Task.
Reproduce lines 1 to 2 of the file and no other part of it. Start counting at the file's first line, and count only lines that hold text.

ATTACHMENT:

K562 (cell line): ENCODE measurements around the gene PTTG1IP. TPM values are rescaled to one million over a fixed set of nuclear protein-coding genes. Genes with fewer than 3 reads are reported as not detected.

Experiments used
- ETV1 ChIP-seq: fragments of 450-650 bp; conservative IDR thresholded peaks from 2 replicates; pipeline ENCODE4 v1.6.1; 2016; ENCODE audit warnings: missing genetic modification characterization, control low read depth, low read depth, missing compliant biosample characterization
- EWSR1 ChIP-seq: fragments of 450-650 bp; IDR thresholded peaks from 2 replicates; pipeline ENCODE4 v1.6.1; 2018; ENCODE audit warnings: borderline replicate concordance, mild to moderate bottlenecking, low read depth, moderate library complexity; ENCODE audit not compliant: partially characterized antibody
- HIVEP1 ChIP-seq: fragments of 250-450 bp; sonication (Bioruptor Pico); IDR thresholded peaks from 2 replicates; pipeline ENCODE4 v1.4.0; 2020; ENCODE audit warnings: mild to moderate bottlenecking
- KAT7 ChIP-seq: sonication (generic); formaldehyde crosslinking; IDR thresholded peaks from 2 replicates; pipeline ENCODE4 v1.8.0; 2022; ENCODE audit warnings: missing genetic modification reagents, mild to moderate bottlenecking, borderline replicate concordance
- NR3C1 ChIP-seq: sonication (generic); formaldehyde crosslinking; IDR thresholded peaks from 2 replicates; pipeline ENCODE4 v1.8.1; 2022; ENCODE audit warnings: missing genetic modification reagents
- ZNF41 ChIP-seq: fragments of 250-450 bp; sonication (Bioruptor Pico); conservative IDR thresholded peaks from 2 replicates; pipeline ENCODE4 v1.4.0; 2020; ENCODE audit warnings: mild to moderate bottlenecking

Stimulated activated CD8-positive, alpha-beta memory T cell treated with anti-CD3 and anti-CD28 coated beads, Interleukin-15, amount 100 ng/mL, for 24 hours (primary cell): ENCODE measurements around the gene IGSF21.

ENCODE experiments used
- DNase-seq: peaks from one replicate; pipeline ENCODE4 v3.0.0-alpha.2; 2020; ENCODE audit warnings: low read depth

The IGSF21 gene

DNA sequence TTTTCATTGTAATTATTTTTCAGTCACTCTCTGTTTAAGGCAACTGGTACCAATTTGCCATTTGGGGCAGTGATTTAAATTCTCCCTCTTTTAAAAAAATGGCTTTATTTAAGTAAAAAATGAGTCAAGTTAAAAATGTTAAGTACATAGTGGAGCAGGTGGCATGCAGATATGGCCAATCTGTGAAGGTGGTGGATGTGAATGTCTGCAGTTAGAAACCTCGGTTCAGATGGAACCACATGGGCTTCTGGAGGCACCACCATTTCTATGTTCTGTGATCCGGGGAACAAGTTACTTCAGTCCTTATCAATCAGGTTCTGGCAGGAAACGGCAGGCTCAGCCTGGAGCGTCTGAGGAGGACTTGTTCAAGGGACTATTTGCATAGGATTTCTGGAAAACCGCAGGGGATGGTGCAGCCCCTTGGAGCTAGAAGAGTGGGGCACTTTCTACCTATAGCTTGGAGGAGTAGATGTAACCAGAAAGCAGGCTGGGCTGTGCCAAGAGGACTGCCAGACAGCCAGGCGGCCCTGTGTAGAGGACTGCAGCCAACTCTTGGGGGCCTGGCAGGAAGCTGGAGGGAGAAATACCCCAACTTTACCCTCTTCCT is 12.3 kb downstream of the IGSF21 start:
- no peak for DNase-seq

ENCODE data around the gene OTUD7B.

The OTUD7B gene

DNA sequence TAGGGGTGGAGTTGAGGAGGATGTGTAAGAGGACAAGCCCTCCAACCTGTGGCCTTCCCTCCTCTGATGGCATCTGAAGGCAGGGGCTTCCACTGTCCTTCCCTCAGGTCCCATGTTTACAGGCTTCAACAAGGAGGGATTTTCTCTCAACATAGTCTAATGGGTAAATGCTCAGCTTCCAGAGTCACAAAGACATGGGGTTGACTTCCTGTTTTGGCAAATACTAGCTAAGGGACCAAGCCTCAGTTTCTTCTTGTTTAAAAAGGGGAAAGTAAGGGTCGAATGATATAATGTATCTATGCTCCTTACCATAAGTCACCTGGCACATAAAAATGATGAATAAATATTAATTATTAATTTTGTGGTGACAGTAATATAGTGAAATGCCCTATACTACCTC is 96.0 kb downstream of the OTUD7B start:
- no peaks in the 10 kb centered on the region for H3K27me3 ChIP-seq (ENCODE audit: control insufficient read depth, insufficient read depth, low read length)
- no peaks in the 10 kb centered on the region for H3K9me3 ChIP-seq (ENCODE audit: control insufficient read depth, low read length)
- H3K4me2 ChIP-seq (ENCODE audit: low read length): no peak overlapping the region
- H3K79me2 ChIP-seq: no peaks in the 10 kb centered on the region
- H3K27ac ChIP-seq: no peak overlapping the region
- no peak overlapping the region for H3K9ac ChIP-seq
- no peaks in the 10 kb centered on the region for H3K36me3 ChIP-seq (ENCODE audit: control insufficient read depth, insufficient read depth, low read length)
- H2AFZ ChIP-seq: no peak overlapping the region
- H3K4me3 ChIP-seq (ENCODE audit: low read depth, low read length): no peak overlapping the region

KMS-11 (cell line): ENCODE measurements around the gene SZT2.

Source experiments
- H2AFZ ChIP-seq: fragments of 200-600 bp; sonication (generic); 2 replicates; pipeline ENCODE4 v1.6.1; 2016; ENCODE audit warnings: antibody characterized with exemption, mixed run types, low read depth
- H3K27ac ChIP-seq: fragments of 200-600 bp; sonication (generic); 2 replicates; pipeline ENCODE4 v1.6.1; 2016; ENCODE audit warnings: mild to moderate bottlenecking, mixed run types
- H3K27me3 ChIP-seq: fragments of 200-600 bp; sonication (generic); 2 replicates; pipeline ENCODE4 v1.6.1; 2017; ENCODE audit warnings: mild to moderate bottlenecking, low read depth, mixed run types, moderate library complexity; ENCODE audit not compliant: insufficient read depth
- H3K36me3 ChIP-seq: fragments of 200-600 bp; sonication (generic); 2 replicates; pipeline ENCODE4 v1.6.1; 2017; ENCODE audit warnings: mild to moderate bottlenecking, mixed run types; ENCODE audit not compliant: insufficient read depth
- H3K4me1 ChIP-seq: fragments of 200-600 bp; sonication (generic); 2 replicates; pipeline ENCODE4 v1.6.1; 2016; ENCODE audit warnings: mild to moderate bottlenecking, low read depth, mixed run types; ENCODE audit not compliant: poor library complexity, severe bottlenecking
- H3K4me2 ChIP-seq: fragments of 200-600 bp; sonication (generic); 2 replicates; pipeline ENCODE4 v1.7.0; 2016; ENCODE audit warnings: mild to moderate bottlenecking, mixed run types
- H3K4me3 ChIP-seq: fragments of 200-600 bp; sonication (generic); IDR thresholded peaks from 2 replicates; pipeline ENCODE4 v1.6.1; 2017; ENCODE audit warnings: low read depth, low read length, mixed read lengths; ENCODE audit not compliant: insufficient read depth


K562 (cell line): ENCODE measurements around the gene PTTG1IP. TPM values are rescaled to one million over a fixed set of nuclear protein-coding genes. Genes with fewer than 3 reads are reported as not detected.

Experiments used